Tasked with creating a design concept for a console used in clinical environments for direct patient care, the contracted design firm finalized the prototype and passed it to the manufacturing team. By this time, significant funds and a large amount of time were dedicated to the console design. The manufacturing team recognized that the concept as designed possessed numerous flaws and ergonomic issues, and would require costly assembly in the field. Revamping the design concept in the manufacturing stage also proved costly. Had the design firm and manufacturing team been one, design flaws would have been uncovered early in the design process, avoiding costly rework and continual product evolutions.

In the case of one diagnostic device development project, the external design firm did not consider what would be feasible in terms of manufacturing throughput. To produce the product in the volumes desired, the contract manufacturer would need to employ more workers on the manufacturing line than physically possible. This, too, could have been avoided by a cohesive product development team.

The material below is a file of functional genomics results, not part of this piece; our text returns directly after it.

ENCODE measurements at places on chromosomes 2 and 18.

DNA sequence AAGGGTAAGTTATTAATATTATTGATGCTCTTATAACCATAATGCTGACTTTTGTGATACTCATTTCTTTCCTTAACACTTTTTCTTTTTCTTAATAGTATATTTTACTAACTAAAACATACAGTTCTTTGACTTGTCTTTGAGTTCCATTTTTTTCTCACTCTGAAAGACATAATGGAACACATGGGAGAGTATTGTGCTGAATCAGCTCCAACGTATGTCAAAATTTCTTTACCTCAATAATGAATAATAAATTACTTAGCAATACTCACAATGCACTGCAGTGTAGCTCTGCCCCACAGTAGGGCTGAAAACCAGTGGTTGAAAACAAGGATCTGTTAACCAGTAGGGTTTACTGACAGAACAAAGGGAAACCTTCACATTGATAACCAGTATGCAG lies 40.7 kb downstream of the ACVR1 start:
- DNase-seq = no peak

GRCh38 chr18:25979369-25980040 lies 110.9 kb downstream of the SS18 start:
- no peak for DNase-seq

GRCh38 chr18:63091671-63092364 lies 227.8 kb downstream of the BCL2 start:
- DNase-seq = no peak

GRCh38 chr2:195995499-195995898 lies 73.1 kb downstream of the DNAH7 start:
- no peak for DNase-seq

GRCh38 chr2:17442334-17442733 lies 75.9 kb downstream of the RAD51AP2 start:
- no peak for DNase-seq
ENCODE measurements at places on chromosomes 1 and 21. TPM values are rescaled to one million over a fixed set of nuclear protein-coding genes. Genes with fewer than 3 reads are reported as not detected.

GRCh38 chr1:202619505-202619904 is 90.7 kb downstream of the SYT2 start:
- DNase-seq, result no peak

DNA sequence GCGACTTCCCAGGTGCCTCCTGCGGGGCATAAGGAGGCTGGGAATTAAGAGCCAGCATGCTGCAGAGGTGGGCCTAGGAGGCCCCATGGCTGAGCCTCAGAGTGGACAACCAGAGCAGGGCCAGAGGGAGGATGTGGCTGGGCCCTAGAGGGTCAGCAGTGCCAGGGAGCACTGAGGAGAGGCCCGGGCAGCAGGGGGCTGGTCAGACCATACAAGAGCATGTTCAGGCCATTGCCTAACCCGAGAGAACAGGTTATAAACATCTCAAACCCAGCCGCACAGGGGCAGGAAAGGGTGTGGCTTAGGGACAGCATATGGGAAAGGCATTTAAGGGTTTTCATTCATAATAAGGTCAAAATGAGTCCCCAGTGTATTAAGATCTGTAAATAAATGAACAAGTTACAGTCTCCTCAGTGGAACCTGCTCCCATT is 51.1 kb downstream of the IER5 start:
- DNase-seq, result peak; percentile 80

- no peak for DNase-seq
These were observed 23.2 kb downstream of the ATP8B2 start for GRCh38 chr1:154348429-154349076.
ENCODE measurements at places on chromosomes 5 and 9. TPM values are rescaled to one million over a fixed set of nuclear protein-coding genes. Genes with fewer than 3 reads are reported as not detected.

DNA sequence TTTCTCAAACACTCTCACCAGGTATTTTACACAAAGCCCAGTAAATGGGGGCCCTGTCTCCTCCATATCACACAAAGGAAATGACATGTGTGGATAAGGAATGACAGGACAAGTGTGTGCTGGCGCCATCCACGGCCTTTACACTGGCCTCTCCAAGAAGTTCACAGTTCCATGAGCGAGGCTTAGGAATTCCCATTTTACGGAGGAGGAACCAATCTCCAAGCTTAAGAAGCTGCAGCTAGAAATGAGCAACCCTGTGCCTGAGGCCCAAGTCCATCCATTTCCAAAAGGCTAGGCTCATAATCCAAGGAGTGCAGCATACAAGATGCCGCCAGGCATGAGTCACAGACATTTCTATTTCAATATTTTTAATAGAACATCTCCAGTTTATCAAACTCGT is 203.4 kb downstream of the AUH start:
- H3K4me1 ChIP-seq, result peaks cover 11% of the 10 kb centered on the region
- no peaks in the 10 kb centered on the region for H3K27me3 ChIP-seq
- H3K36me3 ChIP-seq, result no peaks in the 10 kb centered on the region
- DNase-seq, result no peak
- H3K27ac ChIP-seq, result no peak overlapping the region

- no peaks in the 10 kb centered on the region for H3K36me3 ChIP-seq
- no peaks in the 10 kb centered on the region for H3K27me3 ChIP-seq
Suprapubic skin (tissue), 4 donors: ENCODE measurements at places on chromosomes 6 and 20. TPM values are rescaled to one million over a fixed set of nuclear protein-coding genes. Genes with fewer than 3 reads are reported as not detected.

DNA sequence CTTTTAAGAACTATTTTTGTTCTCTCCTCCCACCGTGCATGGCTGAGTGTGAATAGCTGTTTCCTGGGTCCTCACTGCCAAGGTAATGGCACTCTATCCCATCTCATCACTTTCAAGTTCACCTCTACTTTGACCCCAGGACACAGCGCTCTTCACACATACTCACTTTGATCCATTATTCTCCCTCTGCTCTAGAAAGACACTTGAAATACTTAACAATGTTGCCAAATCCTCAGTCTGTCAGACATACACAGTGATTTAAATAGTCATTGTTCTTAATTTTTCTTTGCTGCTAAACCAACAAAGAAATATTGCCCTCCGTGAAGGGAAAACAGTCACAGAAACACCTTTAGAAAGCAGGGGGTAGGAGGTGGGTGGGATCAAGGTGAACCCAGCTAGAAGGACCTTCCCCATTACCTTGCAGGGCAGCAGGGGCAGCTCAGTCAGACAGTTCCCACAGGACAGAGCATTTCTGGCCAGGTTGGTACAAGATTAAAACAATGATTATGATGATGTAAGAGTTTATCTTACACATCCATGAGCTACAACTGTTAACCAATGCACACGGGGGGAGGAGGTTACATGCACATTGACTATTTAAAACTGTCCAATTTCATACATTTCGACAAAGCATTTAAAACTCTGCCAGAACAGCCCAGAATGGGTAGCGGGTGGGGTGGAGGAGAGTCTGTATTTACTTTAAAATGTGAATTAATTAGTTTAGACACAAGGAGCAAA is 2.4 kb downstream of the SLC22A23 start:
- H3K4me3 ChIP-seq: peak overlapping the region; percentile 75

Real-World Manufacturing
Installation Qualification (IQ), Operation Qualification (OQ), and Performance Qualification (PQ) provide additional opportunities to improve the product development process toward optimizing manufacturing. As an integral part of any manufacturing operation, IQ, OQ, and PQ should be considered as soon as a prototype is developed to ensure a seamless transition to full-scale production. Whereas IQ and OQ focus on facility specifications and how the manufacturing equipment operates, PQ helps ensure that high-quality and high product yields are achieved at full-production conditions.